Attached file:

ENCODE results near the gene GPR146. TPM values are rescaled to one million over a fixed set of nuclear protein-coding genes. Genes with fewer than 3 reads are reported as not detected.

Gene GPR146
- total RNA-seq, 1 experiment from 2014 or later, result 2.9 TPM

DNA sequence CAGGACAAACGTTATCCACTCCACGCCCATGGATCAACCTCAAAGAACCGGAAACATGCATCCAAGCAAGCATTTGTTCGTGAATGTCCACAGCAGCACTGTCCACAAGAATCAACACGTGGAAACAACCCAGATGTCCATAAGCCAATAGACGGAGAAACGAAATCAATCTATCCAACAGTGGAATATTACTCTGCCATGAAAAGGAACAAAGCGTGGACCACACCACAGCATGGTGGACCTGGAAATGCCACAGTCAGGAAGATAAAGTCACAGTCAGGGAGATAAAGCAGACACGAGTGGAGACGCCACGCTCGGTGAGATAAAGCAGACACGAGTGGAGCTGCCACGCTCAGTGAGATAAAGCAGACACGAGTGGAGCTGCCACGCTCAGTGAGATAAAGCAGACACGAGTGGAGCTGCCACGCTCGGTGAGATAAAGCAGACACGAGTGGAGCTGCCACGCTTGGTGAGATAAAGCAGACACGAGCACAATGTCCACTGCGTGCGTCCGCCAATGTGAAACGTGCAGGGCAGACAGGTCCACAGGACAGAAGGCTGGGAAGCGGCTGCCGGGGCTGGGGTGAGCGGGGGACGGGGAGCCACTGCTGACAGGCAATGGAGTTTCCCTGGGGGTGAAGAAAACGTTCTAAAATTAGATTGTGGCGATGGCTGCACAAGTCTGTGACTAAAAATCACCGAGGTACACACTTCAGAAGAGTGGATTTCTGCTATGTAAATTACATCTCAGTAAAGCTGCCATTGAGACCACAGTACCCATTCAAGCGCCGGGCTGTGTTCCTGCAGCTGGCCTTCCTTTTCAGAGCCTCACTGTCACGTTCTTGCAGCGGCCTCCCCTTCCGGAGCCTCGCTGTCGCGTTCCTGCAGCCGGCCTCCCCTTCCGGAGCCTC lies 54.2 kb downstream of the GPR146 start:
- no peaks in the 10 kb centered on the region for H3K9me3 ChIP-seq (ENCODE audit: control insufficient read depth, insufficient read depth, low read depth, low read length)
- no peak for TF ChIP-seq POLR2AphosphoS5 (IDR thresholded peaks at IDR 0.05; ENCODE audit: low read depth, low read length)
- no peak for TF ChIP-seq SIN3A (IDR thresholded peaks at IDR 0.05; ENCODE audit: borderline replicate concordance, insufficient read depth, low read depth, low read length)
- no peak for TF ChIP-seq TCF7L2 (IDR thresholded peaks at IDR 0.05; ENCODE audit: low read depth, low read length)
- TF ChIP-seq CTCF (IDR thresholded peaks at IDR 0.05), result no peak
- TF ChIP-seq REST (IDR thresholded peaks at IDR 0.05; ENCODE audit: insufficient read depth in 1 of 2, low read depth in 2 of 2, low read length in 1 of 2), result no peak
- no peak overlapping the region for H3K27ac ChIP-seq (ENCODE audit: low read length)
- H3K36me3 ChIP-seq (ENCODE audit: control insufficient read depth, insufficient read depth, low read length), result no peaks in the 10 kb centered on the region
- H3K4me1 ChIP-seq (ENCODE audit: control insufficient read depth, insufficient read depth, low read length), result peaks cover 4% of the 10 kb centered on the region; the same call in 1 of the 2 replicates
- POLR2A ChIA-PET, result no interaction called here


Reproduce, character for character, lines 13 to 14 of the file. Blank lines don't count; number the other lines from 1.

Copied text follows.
- H3K4me1 ChIP-seq (ENCODE audit: control insufficient read depth, insufficient read depth, low read length), result peaks cover 4% of the 10 kb centered on the region; the same call in 1 of the 2 replicates
- POLR2A ChIA-PET, result no interaction called here